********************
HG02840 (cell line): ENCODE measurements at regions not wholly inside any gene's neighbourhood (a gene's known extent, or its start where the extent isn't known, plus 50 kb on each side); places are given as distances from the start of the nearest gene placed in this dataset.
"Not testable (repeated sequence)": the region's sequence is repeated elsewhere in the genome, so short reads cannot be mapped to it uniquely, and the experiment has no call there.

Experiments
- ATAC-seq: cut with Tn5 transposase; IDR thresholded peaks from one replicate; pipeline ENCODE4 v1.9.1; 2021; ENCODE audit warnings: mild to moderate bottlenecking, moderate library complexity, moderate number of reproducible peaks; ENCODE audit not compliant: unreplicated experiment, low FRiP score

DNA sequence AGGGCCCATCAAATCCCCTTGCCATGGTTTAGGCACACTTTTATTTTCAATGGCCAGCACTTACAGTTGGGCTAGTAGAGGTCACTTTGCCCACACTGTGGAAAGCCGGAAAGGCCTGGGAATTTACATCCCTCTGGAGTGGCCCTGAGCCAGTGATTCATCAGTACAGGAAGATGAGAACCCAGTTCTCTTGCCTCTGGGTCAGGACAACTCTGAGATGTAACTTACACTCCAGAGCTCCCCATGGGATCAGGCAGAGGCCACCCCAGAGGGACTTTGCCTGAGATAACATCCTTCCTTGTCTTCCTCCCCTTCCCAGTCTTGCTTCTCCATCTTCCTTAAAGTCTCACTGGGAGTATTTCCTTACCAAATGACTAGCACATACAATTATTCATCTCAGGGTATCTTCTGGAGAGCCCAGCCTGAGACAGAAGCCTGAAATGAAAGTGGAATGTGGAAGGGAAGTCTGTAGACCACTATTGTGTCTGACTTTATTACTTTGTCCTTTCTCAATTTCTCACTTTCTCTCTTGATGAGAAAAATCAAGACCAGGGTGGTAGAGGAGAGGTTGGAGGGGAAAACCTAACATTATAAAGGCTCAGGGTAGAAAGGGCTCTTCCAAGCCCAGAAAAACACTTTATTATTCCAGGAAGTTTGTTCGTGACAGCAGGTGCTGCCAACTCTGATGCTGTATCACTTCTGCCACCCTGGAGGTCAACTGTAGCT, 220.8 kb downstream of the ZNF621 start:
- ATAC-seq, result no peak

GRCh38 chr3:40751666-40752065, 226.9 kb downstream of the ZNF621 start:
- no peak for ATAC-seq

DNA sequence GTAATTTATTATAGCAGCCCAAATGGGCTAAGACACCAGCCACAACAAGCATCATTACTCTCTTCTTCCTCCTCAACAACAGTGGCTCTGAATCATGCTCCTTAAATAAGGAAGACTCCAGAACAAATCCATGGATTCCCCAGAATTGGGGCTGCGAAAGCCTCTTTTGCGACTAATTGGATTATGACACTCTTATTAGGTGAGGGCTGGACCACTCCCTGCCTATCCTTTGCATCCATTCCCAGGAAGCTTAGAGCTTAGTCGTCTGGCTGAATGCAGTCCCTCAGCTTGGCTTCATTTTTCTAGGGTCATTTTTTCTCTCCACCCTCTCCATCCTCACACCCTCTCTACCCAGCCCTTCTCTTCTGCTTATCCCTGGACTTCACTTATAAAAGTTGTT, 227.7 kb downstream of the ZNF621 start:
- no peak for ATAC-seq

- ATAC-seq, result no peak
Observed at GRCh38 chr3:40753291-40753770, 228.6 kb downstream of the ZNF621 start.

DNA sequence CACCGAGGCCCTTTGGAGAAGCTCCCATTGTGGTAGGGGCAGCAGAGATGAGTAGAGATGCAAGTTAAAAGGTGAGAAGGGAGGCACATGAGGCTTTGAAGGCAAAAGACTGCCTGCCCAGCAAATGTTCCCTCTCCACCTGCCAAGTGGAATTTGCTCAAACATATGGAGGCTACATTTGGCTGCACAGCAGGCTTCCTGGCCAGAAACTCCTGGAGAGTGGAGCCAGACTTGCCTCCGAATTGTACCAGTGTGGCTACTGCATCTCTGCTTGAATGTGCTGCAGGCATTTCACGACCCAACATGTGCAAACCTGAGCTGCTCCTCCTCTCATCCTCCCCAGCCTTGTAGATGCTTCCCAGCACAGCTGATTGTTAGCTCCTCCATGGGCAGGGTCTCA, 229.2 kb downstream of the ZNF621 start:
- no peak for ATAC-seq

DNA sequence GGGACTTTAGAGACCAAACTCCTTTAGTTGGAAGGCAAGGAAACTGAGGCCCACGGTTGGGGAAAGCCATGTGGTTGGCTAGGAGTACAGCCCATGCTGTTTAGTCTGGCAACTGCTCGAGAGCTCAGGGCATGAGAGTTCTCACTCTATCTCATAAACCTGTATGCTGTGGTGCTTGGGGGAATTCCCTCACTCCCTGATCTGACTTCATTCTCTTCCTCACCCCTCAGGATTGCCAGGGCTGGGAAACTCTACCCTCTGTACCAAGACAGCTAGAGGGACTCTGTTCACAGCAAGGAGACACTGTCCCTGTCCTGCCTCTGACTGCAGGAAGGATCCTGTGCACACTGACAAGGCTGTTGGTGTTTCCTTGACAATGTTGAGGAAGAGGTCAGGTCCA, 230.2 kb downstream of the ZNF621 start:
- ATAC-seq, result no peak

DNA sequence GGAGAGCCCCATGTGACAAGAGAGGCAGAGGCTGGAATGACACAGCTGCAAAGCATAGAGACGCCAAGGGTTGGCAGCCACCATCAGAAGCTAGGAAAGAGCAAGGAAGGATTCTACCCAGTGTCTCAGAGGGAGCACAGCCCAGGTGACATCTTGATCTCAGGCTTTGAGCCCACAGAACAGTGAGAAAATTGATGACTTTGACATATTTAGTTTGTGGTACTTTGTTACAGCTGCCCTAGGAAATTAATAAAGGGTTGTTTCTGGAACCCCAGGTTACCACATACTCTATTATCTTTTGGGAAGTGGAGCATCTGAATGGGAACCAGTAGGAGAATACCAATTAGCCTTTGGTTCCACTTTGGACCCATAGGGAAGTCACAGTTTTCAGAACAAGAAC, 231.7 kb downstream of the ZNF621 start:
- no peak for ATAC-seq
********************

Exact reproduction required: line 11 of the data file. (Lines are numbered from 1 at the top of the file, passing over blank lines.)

- ATAC-seq, result no peak